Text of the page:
GamingGPUsNews

NVIDIA Testing RTX 4090 Ti with 48GB GDDR6X Memory and 900W Power Draw [Rumor]

Till now, most reports have claimed that the top-end AD102 die powering the RTX 4090 will feature up to 18,432 cores across 84 SMs and 7 GPCs paired with 24GB of GDDR6X memory and 96MB of L2 cache. This monster GPU was expected to have a TGP of 600W+, nearly 2x more than the RTX 3090’s 350W. The latest rumor from Twitter claims that NVIDIA is testing an even more powerful SKU based on the AD102. Although the shader count is unchanged at 18,432, the memory has been doubled to 48GB and the boost clock has been raised by a few hundred MHz. To top it off, the maximum boost power consumption is set to a whopping 900W.

Now, it’s important to note that this GPU only exists as a test product (or on paper) at the moment, and it’s unclear whether it’ll ever come to the consumer market. If I had to bet, I’d say that NVIDIA is keeping a backup option in place in case the Radeon RX 7900 XT ends up being faster than the RTX 4090 by a large margin. This could become either the RTX 4090 Ti or the next Titan.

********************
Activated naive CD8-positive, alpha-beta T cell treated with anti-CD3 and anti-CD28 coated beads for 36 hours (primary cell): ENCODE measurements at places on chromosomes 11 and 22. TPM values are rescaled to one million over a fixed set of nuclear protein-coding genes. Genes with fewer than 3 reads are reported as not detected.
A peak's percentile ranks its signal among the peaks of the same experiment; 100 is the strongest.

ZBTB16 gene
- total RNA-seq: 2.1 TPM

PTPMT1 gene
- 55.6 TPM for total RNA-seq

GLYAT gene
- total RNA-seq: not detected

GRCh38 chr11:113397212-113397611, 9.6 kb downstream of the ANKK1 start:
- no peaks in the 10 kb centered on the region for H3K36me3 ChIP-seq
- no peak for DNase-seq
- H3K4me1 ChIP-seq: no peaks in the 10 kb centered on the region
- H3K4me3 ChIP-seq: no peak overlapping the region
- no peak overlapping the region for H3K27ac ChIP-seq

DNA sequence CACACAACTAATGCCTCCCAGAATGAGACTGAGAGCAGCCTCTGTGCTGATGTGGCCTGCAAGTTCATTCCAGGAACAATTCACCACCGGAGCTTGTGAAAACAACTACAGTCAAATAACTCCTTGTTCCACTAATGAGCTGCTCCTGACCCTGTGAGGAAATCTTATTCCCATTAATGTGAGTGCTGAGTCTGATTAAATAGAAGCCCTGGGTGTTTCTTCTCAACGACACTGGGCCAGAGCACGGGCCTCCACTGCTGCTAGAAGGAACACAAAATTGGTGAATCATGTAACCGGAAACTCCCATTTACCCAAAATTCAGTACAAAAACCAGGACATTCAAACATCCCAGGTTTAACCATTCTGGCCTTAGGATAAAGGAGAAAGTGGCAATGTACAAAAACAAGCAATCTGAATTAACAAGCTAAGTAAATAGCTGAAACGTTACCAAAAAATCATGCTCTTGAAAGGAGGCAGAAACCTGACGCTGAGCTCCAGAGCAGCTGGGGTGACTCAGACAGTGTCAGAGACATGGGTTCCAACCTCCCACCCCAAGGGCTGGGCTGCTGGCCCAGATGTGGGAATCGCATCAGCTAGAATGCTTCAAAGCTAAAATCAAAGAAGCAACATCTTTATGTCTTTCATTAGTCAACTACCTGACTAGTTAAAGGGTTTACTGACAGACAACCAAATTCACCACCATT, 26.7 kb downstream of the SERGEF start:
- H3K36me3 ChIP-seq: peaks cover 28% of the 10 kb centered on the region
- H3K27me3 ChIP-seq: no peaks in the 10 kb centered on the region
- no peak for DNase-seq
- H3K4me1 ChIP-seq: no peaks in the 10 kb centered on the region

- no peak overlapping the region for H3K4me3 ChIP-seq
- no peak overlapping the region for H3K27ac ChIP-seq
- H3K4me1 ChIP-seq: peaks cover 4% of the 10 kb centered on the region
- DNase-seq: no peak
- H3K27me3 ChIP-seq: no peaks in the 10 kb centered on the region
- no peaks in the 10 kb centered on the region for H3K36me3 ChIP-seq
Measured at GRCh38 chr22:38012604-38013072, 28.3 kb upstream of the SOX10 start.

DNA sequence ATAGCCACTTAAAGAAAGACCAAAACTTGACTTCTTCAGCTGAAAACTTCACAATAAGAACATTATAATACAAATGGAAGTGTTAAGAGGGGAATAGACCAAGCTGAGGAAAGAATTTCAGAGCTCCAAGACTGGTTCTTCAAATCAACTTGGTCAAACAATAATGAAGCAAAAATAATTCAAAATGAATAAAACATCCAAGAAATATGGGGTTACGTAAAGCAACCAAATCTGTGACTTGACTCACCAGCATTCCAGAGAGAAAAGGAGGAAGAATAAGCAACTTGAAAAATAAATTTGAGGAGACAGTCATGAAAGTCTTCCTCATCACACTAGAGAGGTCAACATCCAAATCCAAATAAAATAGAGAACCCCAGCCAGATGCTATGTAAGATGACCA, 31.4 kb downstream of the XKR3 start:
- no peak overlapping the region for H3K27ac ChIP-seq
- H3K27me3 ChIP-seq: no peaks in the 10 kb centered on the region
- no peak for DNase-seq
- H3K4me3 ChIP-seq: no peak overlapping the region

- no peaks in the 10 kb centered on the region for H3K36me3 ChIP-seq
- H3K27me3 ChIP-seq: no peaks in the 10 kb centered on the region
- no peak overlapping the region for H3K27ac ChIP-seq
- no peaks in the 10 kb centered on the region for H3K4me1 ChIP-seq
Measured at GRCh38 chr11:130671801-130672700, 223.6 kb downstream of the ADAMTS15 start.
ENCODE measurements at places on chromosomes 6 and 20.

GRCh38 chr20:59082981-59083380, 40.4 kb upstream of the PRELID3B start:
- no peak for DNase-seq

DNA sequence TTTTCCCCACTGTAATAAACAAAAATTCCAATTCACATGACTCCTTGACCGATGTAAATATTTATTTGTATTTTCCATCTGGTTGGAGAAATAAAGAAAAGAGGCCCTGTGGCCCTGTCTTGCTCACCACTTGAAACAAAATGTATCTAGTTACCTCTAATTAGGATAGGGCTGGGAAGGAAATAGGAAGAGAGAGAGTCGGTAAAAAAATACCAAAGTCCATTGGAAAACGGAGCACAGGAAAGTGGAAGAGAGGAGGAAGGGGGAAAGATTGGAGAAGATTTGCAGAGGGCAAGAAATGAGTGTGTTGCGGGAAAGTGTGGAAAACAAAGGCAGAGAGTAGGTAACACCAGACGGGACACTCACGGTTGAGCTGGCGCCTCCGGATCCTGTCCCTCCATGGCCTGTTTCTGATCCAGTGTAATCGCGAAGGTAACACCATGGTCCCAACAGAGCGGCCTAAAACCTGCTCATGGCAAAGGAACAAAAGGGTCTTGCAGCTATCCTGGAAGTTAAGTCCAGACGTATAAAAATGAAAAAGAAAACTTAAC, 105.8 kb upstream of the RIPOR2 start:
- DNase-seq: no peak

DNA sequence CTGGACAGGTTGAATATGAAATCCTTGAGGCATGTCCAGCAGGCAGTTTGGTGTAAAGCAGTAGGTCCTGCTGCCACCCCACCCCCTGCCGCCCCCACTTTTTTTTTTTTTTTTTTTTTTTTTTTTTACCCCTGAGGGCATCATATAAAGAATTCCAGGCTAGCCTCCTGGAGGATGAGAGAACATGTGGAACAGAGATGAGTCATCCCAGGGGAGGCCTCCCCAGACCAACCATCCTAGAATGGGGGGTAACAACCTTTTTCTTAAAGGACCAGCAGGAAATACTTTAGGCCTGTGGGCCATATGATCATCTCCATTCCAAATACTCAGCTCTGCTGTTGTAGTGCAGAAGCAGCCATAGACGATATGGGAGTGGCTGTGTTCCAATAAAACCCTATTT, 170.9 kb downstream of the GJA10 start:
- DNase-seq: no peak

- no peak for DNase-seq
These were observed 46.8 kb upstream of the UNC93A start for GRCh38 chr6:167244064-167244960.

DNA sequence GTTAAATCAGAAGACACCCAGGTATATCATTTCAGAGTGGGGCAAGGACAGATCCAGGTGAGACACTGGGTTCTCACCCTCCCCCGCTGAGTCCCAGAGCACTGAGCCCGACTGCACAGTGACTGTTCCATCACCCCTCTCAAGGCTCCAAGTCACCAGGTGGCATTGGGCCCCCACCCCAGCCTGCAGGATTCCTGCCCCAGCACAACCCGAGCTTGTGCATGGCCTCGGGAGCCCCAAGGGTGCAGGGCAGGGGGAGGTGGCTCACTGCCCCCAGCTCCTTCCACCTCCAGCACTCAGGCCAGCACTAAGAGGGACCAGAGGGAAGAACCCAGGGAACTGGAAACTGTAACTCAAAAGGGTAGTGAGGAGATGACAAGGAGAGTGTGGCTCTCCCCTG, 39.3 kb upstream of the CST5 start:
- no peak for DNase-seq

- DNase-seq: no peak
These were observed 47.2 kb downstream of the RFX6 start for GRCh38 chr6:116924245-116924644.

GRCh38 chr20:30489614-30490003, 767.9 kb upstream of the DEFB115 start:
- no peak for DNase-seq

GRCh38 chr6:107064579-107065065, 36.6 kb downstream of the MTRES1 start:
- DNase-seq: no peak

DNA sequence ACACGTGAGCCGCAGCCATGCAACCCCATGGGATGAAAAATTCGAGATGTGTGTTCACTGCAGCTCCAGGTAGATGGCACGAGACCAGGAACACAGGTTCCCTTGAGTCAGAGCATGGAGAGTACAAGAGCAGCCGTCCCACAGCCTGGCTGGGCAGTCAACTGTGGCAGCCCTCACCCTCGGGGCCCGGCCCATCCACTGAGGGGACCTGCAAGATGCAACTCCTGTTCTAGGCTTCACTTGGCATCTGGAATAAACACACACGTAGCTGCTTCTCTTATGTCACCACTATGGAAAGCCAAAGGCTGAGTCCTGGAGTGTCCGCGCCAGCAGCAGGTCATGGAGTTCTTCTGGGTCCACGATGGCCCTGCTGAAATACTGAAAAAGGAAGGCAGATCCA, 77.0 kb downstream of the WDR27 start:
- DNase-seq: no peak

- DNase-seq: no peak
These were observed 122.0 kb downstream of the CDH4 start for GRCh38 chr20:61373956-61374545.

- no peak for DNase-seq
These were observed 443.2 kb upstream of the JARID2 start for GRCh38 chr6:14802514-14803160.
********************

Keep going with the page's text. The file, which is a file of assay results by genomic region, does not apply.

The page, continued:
GPUGA102AD102RTX 4090AD103RTX 4080AD104RTX 4070
ArchAmpereAda LovelaceAda LovelaceAda Lovelace
ProcessSam 8nm LPPTSMC 5nmTSMC 5nmTSMC 5nm
GPC712117755
TPC42726442403030
SMs8414412884806060
Shaders10,75218,43216,38410,7529,7287,6807,680
TP37.6~100 TFLOPs?83 TFLOPs~50 TFLOPs47 TFLOPs?~35 TFLOPs35 TFLOPs?
Memory24GB GDDR6X48GB GDDR6X24GB GDDR6X16GB GDDR6X
12GB GDDR6X
L2 Cache6MB96MB72MB64MB48MB
Bus Width384-bit384-bit256-bit160/192-bit
TGP350W600W450W450W285-340W300W285W
LaunchSep 2020Sept 22?Sept 22?Q1 2023?

Last but not the least, a 900W TGP seems highly unlikely. If NVIDIA does decide to bring this SKU to the gaming market, the power consumption will have to be optimized. You can expect a peak boost consumption of 700-750W, but not more. The RTX 4090, on the other hand, should have a TGP of 600W, 100W less than the H100, and 250W more than the RTX 3090.

Areej

Computer hardware enthusiast, PC gamer, and almost an engineer. Former co-founder of Techquila (2017-2019), a fairly successful tech outlet. Been working on Hardware Times since 2019, an outlet dedicated to computer hardware and its applications.
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